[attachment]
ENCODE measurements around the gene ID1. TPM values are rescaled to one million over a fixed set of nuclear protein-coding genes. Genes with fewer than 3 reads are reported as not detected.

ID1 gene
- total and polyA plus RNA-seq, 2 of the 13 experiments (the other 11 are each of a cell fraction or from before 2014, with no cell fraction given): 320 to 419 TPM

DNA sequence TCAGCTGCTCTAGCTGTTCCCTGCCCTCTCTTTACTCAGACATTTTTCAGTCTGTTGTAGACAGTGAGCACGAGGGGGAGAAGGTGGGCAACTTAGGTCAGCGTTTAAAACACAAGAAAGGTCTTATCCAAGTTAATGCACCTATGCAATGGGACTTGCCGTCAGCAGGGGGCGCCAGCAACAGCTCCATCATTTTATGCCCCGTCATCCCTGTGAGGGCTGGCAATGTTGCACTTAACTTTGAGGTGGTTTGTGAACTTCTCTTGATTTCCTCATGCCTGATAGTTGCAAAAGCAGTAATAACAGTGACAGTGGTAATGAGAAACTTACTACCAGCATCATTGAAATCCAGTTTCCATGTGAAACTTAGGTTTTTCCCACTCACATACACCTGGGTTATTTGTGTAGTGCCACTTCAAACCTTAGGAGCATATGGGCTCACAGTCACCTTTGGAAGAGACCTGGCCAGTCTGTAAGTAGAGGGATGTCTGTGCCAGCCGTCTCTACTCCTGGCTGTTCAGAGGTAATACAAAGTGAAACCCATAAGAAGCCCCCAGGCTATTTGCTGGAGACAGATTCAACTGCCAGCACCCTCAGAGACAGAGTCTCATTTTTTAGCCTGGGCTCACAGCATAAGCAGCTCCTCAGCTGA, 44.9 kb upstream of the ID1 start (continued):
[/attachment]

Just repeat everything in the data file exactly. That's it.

ENCODE measurements around the gene ID1. TPM values are rescaled to one million over a fixed set of nuclear protein-coding genes. Genes with fewer than 3 reads are reported as not detected.

ID1 gene
- total and polyA plus RNA-seq, 2 of the 13 experiments (the other 11 are each of a cell fraction or from before 2014, with no cell fraction given): 320 to 419 TPM

DNA sequence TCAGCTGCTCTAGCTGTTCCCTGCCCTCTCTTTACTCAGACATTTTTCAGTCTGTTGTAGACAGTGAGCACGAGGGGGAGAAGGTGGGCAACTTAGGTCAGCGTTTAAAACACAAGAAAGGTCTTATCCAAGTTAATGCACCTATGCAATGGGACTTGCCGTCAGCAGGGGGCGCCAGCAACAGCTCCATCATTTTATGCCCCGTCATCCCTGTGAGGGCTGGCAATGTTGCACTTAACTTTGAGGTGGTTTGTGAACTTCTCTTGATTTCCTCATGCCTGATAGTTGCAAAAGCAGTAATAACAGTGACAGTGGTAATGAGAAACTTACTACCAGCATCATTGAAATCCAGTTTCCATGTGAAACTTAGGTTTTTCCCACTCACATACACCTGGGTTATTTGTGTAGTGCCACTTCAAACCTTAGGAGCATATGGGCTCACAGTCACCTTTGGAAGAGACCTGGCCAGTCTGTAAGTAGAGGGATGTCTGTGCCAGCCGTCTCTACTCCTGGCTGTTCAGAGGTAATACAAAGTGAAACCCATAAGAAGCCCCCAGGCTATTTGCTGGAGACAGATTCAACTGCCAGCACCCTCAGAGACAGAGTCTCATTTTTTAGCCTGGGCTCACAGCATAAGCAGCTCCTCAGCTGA, 44.9 kb upstream of the ID1 start (continued):